For airports, this transformation now includes a stronger focus on business strategy and costs, direct engagement with passengers, increased quality, and diversification of revenues, according to ACI Europe.
These developments have reinforced airports’ status as fully-fledged and competitive businesses, focused on their customers and supporting the economies of their communities.
On this occasion, ACI Europe addressed the immediate outlook for its 451 strong airport membership spanning 44 countries.
Air traffic outlook
It nited that 2012 saw a significant weakening in the recovery of air traffic that followed the 2008/2009 global financial crisis.
While overall passenger traffic grew by 1.8% and Europe’s airport welcomed a record 1.61 billion passengers, the year saw a progressive slowdown with EU airports starting to lose traffic as of last October.
The situation has further deteriorated since the start of 2013, with passenger numbers at EU airports receding by almost 2%.
Olivier Jankovec, director general of ACI Europe, said: “Europe is not just about a two-speed aviation market between EU and non-EU countries.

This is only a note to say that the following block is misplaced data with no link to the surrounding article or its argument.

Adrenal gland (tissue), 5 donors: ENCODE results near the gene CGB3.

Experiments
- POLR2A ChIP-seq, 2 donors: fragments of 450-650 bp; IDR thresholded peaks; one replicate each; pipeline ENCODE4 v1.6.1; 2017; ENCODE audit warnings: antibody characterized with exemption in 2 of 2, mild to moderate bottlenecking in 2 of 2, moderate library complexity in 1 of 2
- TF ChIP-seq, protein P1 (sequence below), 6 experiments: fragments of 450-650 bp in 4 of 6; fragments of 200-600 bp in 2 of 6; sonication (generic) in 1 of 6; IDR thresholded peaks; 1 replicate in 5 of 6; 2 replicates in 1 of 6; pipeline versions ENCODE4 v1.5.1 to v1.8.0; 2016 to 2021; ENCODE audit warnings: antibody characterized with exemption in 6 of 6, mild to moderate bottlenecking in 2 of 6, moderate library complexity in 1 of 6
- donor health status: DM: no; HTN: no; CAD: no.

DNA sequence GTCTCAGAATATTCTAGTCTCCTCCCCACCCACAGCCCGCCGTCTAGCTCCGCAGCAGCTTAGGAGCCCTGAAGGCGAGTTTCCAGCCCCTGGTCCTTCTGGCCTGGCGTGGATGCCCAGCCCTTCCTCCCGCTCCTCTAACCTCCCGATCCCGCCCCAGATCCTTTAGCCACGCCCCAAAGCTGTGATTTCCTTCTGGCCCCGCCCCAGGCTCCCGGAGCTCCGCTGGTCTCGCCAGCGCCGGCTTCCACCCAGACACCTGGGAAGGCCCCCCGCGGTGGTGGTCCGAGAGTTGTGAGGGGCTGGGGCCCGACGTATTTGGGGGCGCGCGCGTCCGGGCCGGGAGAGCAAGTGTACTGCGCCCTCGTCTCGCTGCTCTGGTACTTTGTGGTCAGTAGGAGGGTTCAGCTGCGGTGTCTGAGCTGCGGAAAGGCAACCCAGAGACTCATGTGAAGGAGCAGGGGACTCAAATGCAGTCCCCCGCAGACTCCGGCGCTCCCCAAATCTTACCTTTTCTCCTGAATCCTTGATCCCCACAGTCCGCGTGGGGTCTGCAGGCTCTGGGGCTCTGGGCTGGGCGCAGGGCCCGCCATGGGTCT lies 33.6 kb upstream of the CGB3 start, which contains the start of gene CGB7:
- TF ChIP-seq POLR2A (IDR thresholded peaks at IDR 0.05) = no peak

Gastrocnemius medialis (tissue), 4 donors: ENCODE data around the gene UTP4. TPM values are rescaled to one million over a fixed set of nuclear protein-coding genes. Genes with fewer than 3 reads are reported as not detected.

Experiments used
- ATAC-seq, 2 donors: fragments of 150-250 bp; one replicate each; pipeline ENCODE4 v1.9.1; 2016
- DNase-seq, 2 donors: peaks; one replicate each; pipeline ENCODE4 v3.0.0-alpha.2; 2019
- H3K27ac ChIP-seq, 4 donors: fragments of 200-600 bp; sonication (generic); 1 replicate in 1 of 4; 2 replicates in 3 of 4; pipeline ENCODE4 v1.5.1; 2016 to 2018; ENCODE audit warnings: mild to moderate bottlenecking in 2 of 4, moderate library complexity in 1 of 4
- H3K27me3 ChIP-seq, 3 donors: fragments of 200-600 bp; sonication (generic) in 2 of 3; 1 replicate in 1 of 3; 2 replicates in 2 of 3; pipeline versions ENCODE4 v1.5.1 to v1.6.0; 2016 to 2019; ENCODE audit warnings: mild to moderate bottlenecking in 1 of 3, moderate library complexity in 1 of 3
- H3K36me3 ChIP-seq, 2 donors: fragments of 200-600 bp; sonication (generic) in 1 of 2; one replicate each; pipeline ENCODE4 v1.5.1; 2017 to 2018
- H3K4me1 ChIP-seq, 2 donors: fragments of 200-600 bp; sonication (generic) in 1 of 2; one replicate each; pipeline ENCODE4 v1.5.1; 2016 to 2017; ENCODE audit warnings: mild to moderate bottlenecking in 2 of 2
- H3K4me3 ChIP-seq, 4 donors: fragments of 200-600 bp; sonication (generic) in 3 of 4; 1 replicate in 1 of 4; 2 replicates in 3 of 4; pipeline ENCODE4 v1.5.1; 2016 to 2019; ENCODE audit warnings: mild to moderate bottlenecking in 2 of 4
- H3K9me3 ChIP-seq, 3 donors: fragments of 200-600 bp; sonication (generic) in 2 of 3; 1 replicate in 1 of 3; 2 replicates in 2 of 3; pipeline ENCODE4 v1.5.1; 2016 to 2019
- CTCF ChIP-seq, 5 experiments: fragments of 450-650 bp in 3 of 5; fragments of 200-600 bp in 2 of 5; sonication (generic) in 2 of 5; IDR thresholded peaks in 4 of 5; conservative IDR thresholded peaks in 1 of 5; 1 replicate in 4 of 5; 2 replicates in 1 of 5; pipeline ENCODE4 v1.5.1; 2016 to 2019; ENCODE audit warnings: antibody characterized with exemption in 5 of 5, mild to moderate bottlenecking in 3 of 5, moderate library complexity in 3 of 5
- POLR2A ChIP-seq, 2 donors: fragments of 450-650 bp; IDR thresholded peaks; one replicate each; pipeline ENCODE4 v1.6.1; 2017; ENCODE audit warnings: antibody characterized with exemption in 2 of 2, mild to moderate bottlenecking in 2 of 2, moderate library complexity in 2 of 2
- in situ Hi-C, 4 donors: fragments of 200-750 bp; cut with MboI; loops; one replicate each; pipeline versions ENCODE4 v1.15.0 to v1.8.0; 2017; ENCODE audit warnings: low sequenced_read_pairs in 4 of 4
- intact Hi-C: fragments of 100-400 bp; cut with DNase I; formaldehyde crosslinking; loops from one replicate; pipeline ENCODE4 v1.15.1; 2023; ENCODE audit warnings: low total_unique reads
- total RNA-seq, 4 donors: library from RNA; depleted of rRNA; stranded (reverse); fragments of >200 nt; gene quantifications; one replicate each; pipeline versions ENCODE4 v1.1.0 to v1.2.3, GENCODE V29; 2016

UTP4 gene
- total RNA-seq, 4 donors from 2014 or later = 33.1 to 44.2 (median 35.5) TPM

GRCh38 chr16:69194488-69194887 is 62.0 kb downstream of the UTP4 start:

“There is also a big divide between the larger hubs and the smaller regional airports. The hubs are showing a lot of resilience due to their reliance on intercontinental traffic.
“Meanwhile, small regional airports are almost exclusively dependent on intra-European demand and they have been the hardest hit by airlines’ capacity and route cutting. Overall, 48% of Europe’s airports are losing traffic.”
With the pace of growth slowing down in the global economy, record unemployment increasingly being recognised as the new Eurozone crisis and no tangible prospects for real improvement in the economy this year, demand for air transport is likely to be stagnant at best.
ACI Europe now forecasts for the full year 2013, total passenger traffic growth of just 0.5% and no growth for freight traffic.
After nearly two years of constant decline, freight traffic shows no sign of turning around, standing at -1% since January.
Apart from continued weakness in industrial output and domestic consumption, the discrepancy between passenger and freight traffic could reflect more structural factors.
These may include changing supply chain strategies towards more local production and a less favourable cost/benefit equation for air freight.